I battled in social and academic situations to appear normal. To simply disclose my stutter was something I would never have dreamt of. As a result, feedback from university presentations was to “not be so nervous“, “relax more“, “have more confidence” and “be more fluent” in my speech. At that time, to only receive criticism referring to the content of a presentation or regular delivery feedback was my goal. I would wince as professors and other students gave feedback. “Don’t mention the stammer”, I thought.
I gave myself a hard time. How could I fail to master something that everybody else took for granted?
I was frustrated at myself and anybody who tried to offer me advice.
I didn’t have the knowledge and the right mentality at the time to own and manage my stutter.
READ MORE THE REST HERE: Talk to the pen!
Written by McGuire Programme member Sarah Maclean-Morris
Severe stammers can steal the voice of a person and badly affect confidence. As International Stammering Day approaches, Chris Webber talks to Jordan Hall, a young man with the condition
IT must have taken real courage for Jordan Hall to stand up on a stage in front of his friends, family, mum and dad, brother and sister, classmates, and try to speak.
But courage wasn’t enough.
Aged 17 this bright lad, full of enthusiasm for his history project about the Crusades, slides at the ready, opened his mouth… and nothing happened.
“I didn’t speak a single word, not one single word left my mouth. My mum was upset. Everything tensed in my throat. They just ended up showing the slides in silence. I felt really low. I think I might have cried when I got home.”
Jordan’s mother, Paula, took action after that night. After all, Jordan’s situation was becoming more urgent. He had a good set of friends at Conyers School, in Yarm, and in his home town of Ingleby Barwick, and – with some NHS-supported speech therapy – had got by okay.
But now university and the world of work, interviews, changing social situations, were on the horizon… and the stammer was getting much worse.
“There’d been a documentary about Gareth Gates, the pop singer, who had a bad stammer, and that’s when we heard about the McGuire programme.”
Six weeks later and Jordan was in Cardiff, about to start the four-day McGuire course, his parents having paid £700. There’s a physical side to the course based on breathing technique, encouraging stammerers to use a different set of muscles to talk.
But, of course, there’s also a psychological side: dealing with the fear and anxiety that make the situation so much worse.
Jordan threw himself into it. In one day he had improved. At this instructors prompting he walked into the street and started to ask people questions, directions, the time, you name it. “It’s something that would just never have occurred to me to do before, it just wouldn’t have crossed my mind to talk to someone on the street like that,” he says.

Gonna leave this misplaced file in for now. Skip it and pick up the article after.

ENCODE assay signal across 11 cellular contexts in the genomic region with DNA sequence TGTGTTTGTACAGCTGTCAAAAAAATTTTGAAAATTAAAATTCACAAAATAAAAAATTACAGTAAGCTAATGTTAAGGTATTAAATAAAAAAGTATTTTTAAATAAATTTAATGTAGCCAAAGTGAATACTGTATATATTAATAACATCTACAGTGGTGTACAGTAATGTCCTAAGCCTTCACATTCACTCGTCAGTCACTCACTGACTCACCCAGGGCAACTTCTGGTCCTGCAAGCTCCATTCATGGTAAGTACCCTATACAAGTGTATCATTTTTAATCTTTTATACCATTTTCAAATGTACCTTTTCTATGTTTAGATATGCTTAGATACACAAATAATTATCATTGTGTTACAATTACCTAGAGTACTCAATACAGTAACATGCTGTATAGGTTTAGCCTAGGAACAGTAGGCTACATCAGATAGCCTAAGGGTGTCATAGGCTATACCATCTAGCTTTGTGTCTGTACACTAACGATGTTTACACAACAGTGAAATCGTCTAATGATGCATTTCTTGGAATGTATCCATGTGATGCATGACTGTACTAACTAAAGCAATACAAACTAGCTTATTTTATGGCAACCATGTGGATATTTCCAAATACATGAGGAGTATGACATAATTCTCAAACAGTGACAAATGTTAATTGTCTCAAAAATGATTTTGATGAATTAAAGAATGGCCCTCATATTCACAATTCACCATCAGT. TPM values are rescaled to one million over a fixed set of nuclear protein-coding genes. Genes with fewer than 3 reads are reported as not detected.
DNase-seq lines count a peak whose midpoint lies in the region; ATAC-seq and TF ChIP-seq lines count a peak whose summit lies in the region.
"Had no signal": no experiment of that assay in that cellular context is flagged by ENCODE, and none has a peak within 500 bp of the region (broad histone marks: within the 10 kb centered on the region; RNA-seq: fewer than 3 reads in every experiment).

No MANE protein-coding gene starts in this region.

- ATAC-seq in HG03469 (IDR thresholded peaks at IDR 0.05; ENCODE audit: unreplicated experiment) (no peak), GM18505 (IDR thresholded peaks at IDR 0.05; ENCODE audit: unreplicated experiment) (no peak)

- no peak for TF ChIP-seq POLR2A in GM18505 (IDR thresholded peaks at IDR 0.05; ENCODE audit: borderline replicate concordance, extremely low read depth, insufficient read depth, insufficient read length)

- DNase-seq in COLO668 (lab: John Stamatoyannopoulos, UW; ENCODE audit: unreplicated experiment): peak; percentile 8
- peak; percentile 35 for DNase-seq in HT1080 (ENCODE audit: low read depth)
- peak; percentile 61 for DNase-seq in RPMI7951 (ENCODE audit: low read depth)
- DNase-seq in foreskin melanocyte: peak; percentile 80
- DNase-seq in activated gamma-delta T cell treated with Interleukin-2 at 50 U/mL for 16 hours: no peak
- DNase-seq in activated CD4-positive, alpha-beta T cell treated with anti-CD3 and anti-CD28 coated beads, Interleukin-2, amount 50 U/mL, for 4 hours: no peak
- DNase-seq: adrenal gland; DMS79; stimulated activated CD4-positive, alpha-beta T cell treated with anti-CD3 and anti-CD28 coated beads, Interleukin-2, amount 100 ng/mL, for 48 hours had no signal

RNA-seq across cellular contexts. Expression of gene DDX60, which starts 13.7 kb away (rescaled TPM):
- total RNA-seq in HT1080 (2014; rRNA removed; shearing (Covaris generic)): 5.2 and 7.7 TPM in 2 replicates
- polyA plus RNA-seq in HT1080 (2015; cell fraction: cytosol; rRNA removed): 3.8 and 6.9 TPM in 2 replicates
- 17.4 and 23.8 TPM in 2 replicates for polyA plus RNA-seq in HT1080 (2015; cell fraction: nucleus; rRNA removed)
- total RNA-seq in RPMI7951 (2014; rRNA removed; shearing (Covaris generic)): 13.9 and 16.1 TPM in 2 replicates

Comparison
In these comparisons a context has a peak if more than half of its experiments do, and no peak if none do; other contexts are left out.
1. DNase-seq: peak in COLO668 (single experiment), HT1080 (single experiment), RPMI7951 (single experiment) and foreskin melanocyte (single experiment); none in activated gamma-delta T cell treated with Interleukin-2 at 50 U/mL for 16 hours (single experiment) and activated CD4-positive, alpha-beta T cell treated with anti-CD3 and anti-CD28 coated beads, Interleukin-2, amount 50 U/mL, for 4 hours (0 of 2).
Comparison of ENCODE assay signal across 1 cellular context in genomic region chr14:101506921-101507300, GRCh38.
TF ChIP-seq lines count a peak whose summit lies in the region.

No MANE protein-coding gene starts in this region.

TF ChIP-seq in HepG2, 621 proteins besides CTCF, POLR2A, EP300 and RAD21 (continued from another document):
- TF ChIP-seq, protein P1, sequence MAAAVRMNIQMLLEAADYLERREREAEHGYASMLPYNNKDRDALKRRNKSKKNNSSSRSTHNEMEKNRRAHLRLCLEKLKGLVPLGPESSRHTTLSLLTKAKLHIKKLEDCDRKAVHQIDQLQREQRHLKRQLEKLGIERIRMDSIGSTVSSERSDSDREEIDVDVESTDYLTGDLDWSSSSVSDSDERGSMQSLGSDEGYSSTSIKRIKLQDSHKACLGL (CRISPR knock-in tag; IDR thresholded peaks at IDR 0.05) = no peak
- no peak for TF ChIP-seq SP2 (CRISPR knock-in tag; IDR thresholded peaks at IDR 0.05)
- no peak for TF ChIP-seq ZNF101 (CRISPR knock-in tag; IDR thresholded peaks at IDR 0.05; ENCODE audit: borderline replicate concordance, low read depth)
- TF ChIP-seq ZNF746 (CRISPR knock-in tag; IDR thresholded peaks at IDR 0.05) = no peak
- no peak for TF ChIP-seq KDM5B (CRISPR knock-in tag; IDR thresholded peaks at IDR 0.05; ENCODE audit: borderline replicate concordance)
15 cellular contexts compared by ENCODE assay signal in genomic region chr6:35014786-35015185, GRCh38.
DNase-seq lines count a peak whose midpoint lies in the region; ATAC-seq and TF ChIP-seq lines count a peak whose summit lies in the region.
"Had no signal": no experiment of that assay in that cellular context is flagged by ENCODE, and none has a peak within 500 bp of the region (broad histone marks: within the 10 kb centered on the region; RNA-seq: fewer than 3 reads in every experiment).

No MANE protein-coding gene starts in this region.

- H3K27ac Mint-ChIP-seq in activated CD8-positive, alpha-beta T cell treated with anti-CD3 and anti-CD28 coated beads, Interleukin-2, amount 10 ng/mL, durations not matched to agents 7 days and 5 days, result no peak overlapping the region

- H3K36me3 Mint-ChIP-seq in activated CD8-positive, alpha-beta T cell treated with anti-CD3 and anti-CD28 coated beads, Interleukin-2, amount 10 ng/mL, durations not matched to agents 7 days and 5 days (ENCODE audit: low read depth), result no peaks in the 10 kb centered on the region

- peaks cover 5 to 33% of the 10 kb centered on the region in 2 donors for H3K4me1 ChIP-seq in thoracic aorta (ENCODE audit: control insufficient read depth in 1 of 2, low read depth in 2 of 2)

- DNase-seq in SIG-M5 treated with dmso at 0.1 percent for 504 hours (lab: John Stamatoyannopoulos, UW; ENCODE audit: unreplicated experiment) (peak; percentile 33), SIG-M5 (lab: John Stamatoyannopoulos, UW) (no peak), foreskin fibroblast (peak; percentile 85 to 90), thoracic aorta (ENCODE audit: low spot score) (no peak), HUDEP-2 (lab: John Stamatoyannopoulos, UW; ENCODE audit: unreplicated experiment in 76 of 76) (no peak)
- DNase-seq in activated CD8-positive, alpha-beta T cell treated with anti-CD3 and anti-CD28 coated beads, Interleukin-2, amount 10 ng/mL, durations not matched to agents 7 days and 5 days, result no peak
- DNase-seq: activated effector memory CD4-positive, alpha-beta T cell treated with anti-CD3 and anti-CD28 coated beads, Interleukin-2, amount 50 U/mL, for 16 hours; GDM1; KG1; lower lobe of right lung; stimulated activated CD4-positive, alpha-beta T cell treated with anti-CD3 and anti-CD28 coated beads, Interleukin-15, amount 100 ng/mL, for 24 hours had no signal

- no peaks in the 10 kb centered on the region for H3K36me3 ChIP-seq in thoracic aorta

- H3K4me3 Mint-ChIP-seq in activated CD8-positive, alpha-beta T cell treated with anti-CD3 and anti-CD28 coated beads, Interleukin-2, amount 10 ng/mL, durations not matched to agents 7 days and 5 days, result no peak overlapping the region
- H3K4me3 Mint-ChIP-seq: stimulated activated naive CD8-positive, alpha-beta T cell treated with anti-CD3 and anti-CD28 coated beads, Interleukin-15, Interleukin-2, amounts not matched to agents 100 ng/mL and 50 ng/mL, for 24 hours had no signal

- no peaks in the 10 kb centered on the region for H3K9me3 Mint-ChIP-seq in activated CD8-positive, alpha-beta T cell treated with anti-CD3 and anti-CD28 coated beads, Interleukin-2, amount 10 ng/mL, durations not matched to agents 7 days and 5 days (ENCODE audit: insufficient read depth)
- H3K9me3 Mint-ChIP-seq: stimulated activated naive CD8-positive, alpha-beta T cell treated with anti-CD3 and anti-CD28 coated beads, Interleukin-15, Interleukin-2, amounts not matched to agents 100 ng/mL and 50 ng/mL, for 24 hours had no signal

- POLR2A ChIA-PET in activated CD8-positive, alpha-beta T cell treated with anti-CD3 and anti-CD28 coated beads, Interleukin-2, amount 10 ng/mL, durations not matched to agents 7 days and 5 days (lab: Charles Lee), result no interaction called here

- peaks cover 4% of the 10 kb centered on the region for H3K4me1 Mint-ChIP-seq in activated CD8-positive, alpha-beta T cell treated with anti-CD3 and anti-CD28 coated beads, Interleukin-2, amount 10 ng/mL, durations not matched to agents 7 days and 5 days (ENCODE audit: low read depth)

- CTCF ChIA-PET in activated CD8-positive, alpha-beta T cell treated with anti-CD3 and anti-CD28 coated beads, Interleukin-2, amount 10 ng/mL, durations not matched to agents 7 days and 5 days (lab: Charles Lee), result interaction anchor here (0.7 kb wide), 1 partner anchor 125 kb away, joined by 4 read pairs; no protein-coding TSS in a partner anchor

Then he had to a stand on a soap box and talk to a crowd of random strangers. Jordan was the last of the group to do it. “It was so nerve-wracking,” he says. “Lot’s of us couldn’t say our own names. I really struggled with mine. But that was my first word; ‘Jordan.’ I said it and it was exhilarating. It was an extra-special feeling. Adrenaline was going; everyone was buzzing.”
At the end of the course, everyone had to give a more official speech. Again there were family there. Jordan spoke well. Again his mum cried. This time from happiness.
But it was not the end of the story. The McGuire programme and other, similar, breathing techniques does provide a cure. Jordan must practice. He and other sufferers must push themselves their whole lives just to be able to speak.
Today, Jordan deliberately answers the telephone as part of dealing with his stammer. It is a device he would not go near for a long time. “Telephones are hard. People think you’ve just gone silent, there’s no visual, they don’t know what’s going on.”
Jordan was lucky in that he wasn’t bullied. Teachers were empathetic and helpful. At primary school, he had even managed to narrate a school play. But as he got older and life’s problems became trickier and more stressful, his condition became worse.
For other sufferers, about one per cent of the adult situation (of whom about 80 per cent are men), the lack of a voice can be excruciating and far worse than it was for Jordan. There are tales of bullying, isolation and heartbreaking frustration.
And not everyone can afford to join the course, or more accurately become a member of the McGuire organisation, which today costs £900.
Thankfully, as knowledge of the causes of stammering – there is now strong evidence that stammerers brains are “wired”’ slightly differently, although details are unclear – and there’s better help. An everyday, NHS GP will often refer sufferers to a speech therapist.
Jordan has a clear messages to fellow sufferers: “Do not let it prevent you getting on with your life. Get help. You do have a voice.”